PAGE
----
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This section will discuss how to tailor the generic example shown in the preceding section to specific distributions. Since generally installing the J2SDK consists of extracting the files and modifying the users' login environments, tailoring the installation for a distribution is as simple (or as complicated!) as hooking Listing 13-1 into the global user login scripts.
As discussed in Chapter 4, Red Hat Linux makes extensive use of the drop-in configuration file directory technique. The drop-in directory for user shell environment customization is /etc/profile.d. Recall that the top-level login scripts simply invoke files in /etc/profile.d-the bash shell invokes files that end in .sh, and the tcsh shell invokes files that end in .csh.
See the section "User Environment" in Chapter 4 for details on Red Hat Linux's user environment configuration.
Customizing the J2SDK installation on Red Hat Linux, then, is as easy as placing the shell script in Listing 13-1 into the /etc/profile.d directory; a good choice might be to name the file /etc/profile.d/java.sh. For tcsh users, the version of Listing 13-1 in csh syntax could be placed in /etc/profile.d/java.csh. (This version of Listing 13-1 can be found on the book's web site.)
One important caveat, however, is how users individually override the default JDK location. The script in Listing 13-1 checks to see if the user already has a JAVA_HOME variable set and only sets it to the default if the user doesn't already have one. However, since this script will be invoked from the global login process before the user's personal scripts are, the user will have no opportunity to reset the JAVA_HOME variable. Fortunately, all the user has to do is simply log in, set the JAVA_HOME variable manually, and then re-source /etc/profile.d/java.sh to reconfigure the shell (using the command such as . /etc/java.sh for users of bash).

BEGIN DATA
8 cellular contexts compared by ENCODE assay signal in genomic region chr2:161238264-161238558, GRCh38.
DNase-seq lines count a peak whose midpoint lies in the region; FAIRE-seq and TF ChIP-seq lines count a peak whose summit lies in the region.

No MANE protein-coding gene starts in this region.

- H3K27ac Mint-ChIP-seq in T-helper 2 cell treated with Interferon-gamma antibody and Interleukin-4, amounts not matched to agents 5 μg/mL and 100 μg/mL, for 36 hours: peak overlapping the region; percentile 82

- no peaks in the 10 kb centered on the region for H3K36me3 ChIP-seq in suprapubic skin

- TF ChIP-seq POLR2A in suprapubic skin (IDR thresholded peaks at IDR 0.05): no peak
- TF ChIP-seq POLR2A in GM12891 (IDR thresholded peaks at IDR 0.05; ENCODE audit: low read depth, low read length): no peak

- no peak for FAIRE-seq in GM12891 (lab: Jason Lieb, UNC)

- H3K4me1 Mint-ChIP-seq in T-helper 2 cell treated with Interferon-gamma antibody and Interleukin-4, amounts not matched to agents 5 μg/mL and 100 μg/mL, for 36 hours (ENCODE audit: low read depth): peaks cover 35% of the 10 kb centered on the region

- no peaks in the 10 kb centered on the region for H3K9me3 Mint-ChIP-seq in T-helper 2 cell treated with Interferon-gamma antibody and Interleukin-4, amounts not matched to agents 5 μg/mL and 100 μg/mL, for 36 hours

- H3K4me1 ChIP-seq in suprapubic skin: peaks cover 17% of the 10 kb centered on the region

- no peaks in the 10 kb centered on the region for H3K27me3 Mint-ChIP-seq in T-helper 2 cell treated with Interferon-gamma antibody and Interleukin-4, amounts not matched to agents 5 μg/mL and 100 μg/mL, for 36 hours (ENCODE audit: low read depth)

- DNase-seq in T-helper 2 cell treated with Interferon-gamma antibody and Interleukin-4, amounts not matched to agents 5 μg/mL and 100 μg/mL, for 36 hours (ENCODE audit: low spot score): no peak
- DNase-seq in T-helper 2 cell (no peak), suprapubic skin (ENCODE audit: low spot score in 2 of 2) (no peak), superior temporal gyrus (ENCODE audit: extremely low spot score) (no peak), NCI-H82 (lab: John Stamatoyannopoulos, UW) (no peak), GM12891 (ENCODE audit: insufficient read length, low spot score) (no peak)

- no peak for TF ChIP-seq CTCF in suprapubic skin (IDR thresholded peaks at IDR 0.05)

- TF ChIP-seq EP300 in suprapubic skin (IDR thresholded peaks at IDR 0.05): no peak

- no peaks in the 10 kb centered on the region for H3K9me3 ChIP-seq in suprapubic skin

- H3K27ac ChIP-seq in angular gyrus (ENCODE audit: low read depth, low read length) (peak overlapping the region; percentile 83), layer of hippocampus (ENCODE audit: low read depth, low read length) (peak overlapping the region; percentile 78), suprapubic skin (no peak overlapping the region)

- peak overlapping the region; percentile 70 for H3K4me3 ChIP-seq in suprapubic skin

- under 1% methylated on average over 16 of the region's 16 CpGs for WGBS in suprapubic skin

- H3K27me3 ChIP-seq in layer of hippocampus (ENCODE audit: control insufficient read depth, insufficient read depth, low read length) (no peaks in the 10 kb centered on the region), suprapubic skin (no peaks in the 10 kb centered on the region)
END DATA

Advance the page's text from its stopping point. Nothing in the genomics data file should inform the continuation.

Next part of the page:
As discussed in the section "Customizing the User Environment" in Chapter 5, Slackware Linux has a fairly simple mechanism for handling login scripts. On the one hand, this makes it easy to customize manually, but on the other hand makes it more difficult to customize automatically. That is, adding Listing 13-1 to the login process on Slackware Linux isn't as easy as just dropping a file into a directory (as is true of Red Hat Linux mentioned earlier).
Instead, the administrator will have to modify the global login scripts to add support for Java to the users' environments. The first solution to suggest itself is to simply copy the script in Listing 13-1 and paste it directly into the /etc/bashrc file (after removing the first line-#!/bin/sh). This would work fine, but then the global script is that much longer. A better solution might be to copy the contents of Listing 13-1 into the /etc directory (such as a file named /etc/javarc.sh), and then add a reference to it from /etc/bashrc, as this example shows:
if [ -f /etc/javarc.sh ]; then . /etc/javarc.sh fi
The disadvantage of this approach is that if there are many such files being installed (in addition to just the one file for the J2SDK), then the /etc directory may become cluttered. So, it's a trade-off: a single monolithic shell script, or multiple files that may add clutter. It really comes down to a matter of preference on the administrator's part.
The users' login shell environment on Debian GNU/Linux is set up in a similar fashion to that of Slackware Linux. That is, the files /etc/profile, /etc/bashrc, /etc/csh.cshrc, and /etc/csh.login are used to configure the users' various shells. These scripts on Debian GNU/Linux are similar to but have different contents from their counterparts on Slackware Linux. As a result, connecting the J2SDK installation described in this chapter is very similar to the process described in the previous section on Slackware Linux, though there will be some minor differences. By now you should have no trouble with this.
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